If your user base is primarily IoT devices and your organization doesn’t want to manage passwords for each device, then it seems like a series of unguessable passwords such as “d3v1ce [serial-number]” is the only solution. While that technically works, it isn’t the most user-friendly option. For a more elegant and effective solution, consider mutual TLS, or mTLS, authentication.

With mutual TLS authentication, the server authenticates the client at the TLS level before allowing encrypted application layer data to flow. While the server still presents a certificate that the IoT device validates against a trusted Root CA, the server now sends a CertificateRequest message asking the IoT device to do the same.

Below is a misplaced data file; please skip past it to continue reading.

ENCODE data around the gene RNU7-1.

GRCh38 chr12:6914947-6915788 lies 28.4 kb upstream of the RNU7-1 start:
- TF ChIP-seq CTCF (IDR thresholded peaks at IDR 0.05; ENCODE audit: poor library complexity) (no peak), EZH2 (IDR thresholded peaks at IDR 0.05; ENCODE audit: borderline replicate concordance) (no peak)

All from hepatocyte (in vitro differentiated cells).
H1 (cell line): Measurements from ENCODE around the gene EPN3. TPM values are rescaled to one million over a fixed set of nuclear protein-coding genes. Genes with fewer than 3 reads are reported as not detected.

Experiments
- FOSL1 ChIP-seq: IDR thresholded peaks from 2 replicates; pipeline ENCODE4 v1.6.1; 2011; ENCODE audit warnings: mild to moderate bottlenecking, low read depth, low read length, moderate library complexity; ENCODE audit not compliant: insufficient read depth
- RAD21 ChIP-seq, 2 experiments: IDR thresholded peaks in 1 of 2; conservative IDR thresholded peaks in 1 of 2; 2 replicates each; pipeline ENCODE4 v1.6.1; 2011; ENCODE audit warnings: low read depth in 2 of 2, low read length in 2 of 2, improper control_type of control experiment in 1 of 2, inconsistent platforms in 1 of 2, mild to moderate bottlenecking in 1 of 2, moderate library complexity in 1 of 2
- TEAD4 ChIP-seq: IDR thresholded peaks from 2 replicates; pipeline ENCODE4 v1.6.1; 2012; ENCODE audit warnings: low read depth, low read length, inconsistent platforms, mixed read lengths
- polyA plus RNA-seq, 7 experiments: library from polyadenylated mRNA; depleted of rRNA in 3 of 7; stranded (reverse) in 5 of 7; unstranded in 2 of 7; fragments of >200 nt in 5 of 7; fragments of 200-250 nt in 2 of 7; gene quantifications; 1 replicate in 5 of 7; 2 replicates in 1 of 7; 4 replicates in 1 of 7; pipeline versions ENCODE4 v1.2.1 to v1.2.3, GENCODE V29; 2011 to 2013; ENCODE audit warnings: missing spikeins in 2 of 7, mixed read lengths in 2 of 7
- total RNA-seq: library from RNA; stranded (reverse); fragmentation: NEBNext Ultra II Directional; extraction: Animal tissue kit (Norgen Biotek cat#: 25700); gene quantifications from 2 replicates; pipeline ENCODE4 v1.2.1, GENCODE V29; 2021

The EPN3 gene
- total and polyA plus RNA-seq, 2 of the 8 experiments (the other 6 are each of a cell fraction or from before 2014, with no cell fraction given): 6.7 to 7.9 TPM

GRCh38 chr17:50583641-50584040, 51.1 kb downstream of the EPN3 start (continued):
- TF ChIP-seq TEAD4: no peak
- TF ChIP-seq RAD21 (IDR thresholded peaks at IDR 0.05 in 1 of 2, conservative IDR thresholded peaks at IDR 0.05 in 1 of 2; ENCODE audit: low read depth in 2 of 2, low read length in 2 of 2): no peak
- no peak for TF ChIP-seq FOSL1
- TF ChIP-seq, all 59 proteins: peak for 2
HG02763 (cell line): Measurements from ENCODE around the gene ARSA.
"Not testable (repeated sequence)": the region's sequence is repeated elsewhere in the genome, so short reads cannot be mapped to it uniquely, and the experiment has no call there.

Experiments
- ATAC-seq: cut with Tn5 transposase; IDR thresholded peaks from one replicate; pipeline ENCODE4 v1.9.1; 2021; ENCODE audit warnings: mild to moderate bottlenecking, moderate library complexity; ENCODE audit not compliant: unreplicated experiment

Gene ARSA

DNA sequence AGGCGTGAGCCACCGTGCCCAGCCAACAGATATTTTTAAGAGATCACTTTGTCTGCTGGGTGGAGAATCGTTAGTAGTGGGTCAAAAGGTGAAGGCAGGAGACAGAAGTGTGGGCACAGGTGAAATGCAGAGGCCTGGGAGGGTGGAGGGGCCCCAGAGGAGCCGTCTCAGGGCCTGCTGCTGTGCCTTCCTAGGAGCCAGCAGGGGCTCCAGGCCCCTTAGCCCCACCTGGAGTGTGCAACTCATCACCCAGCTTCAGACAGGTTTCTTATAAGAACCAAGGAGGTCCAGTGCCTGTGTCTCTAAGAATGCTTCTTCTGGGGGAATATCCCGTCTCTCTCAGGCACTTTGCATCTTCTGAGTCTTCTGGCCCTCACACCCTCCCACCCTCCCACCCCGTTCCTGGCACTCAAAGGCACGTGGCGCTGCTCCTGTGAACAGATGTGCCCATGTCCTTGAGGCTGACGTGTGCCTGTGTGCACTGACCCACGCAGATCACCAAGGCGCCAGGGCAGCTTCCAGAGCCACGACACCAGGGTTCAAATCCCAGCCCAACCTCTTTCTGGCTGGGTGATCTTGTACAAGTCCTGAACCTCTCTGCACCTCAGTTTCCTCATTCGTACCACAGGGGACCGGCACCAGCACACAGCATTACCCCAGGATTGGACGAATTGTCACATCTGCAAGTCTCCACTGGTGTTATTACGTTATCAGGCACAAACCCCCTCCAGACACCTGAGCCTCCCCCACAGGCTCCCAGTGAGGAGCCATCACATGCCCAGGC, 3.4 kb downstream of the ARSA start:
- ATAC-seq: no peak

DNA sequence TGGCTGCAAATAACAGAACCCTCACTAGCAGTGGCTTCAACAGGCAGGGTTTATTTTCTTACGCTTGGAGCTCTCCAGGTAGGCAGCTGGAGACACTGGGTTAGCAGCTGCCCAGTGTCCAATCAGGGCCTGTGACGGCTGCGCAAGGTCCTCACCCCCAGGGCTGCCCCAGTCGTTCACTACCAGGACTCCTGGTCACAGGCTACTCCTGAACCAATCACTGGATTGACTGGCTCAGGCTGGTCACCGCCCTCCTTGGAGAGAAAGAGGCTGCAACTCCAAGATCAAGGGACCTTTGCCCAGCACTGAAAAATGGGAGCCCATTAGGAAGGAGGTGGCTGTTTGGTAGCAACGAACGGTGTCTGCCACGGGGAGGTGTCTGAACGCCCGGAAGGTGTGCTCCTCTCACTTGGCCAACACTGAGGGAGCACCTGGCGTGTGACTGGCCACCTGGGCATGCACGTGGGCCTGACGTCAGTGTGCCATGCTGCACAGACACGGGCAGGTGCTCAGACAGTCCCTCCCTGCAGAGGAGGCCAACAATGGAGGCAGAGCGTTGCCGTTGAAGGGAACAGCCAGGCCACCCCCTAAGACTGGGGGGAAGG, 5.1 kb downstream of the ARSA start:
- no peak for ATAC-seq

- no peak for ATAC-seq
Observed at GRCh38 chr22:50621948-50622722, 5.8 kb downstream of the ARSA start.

In the CertificateRequest TLS message, the server lets the IoT device know what Certificate Authorities it trusts. However, this step is where the server needs to be careful. The server may be a public-facing domain on the internet with a certificate issued by the Let’s Encrypt CA, but that does not mean the server should allow client certificates that are issued by Let’s Encrypt or any of the other typical Root CAs that are generally trusted.

IoT implementers must be fully cognizant of the PKI they use to verify their device fleet when using mutual TLS authentication. The only entity that can authenticate your devices safely is you. Utilize an Internal Certificate Authority that distributes certificates for the IoT fleet. Take additional precautions by ensuring your issuing CA is somewhere along the devices’ root-of-trust path, solidified by hardware via secure boot mechanism.